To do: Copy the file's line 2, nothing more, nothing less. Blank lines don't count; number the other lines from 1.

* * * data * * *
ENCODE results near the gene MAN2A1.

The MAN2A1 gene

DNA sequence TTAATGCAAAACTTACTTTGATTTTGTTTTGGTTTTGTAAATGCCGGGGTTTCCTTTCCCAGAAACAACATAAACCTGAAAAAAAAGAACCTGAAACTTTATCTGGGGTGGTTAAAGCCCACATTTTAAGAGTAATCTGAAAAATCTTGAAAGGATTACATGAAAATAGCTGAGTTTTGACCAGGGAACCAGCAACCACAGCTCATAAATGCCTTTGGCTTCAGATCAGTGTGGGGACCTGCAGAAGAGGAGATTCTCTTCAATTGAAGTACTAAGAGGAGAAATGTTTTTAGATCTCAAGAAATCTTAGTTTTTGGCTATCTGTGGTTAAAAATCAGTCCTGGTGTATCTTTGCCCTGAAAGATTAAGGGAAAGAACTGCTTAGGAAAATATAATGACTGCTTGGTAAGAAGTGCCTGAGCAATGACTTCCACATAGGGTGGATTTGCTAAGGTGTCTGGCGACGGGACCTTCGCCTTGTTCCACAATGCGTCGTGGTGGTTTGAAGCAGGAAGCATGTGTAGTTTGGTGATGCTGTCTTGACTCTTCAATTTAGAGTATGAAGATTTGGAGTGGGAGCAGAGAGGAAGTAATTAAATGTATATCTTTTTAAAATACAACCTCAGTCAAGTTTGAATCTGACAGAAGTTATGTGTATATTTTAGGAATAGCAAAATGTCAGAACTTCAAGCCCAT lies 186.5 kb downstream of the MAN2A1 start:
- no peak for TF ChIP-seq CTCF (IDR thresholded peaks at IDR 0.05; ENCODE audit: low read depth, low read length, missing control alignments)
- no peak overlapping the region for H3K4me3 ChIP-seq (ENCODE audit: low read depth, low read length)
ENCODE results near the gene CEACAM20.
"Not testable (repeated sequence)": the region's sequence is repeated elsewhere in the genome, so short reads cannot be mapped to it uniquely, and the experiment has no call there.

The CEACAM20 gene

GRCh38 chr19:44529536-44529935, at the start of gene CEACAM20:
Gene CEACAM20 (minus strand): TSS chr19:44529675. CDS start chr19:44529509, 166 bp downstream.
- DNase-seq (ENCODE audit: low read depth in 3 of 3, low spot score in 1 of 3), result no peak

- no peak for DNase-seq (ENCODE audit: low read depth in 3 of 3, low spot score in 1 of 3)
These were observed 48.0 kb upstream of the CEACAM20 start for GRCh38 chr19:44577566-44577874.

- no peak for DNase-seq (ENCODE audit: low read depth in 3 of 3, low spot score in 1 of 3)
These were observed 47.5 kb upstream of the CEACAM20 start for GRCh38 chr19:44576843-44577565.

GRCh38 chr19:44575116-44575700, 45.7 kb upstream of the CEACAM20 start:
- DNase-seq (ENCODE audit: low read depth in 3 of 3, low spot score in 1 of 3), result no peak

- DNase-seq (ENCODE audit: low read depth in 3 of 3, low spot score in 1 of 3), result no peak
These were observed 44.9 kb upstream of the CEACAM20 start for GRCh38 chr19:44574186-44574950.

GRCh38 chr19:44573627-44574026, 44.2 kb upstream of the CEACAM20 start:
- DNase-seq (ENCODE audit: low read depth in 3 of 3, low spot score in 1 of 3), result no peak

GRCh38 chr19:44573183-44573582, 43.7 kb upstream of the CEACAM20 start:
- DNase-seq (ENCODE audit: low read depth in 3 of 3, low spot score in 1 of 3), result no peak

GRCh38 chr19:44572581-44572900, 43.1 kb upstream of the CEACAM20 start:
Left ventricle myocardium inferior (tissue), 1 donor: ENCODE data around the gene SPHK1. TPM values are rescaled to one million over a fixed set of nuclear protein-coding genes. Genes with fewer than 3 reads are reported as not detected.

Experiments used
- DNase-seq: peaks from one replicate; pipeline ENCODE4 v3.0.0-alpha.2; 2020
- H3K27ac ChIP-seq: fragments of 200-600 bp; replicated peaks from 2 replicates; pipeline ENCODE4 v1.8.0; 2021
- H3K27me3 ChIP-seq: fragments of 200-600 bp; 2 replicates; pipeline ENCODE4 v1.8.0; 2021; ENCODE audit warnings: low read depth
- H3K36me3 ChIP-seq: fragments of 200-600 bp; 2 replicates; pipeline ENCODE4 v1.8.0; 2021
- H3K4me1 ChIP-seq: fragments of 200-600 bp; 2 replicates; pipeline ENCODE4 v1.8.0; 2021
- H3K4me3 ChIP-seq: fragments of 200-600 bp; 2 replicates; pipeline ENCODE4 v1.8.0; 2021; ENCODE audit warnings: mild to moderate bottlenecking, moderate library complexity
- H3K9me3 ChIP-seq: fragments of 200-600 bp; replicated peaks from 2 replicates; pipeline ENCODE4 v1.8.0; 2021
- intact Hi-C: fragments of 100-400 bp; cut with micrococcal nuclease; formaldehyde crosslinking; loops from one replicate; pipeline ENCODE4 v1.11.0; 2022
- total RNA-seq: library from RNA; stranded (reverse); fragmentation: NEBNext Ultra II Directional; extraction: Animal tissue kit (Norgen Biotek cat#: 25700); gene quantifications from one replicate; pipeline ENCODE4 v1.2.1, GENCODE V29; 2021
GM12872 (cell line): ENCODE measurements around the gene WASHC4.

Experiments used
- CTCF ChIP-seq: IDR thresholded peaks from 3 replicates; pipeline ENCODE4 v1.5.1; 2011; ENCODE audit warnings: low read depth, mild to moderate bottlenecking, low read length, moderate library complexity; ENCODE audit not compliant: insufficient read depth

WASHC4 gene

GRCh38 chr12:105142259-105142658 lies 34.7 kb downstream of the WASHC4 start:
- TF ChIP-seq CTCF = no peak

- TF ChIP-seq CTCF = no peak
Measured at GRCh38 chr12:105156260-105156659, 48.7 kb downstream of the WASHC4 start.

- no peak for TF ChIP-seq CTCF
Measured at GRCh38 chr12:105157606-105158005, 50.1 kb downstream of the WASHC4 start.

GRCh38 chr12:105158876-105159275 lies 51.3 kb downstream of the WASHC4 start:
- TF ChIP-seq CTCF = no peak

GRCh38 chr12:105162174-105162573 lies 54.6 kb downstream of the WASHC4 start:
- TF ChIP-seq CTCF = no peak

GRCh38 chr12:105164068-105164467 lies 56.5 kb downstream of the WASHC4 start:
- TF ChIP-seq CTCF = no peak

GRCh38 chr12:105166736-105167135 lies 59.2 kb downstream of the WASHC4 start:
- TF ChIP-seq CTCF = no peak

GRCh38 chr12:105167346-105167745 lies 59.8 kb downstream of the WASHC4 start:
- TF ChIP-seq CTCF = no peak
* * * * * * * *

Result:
The MAN2A1 gene